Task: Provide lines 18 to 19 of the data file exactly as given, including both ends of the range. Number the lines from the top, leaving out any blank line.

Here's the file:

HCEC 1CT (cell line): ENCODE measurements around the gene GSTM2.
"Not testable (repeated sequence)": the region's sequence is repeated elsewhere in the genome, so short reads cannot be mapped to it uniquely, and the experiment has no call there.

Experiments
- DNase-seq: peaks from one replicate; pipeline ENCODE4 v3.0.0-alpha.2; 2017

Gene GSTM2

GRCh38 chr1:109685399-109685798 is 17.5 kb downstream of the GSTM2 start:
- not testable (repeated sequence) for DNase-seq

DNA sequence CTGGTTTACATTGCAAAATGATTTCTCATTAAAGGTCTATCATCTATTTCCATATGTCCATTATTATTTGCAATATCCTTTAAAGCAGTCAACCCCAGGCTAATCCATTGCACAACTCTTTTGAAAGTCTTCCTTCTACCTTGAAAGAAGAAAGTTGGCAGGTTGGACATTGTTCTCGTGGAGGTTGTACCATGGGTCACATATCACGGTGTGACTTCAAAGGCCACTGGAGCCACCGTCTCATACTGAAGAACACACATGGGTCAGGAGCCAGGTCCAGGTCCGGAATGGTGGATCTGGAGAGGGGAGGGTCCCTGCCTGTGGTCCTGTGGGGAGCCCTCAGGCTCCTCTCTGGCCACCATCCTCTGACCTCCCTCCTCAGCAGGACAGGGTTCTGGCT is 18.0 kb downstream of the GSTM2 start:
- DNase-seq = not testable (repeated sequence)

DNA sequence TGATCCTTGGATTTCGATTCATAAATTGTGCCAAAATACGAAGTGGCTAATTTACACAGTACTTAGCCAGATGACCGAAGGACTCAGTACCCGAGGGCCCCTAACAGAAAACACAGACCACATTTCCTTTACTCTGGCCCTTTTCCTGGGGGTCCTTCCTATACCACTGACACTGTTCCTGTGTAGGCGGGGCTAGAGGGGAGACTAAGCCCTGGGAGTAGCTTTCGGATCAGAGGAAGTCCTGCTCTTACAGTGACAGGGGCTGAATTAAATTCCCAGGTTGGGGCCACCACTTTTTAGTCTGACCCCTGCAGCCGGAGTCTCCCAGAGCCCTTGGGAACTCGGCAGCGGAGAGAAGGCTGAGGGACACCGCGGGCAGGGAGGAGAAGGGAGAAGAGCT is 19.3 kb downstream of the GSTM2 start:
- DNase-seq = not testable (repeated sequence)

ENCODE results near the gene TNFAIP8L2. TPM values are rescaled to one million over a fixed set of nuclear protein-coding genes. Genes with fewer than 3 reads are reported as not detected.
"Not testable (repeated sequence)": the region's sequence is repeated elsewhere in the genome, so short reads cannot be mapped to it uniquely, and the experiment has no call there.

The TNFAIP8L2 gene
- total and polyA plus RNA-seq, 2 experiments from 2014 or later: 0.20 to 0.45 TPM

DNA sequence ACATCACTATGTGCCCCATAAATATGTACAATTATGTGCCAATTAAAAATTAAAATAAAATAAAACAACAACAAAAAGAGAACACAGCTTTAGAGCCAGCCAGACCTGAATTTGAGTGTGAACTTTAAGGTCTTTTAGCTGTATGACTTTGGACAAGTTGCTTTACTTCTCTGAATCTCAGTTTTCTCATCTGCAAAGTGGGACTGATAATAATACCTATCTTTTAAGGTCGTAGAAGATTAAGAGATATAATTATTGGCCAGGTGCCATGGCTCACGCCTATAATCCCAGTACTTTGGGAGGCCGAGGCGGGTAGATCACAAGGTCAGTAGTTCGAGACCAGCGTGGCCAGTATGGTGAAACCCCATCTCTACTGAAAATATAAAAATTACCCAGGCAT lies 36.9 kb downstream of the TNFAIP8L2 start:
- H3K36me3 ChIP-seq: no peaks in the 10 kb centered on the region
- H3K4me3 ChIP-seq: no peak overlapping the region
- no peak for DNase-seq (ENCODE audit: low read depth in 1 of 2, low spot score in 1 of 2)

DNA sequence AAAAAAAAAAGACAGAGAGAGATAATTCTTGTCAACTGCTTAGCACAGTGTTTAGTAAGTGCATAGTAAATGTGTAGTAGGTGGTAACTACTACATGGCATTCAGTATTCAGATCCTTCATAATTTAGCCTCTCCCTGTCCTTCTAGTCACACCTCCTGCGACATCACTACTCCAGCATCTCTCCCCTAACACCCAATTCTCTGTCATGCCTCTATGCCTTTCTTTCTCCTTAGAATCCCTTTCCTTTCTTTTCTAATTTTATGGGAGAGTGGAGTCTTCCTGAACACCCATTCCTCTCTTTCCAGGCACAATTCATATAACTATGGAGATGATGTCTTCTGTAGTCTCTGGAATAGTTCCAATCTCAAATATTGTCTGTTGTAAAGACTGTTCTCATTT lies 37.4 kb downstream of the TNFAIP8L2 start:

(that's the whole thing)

- H3K4me3 ChIP-seq: no peak overlapping the region
- no peak for DNase-seq (ENCODE audit: low read depth in 1 of 2, low spot score in 1 of 2)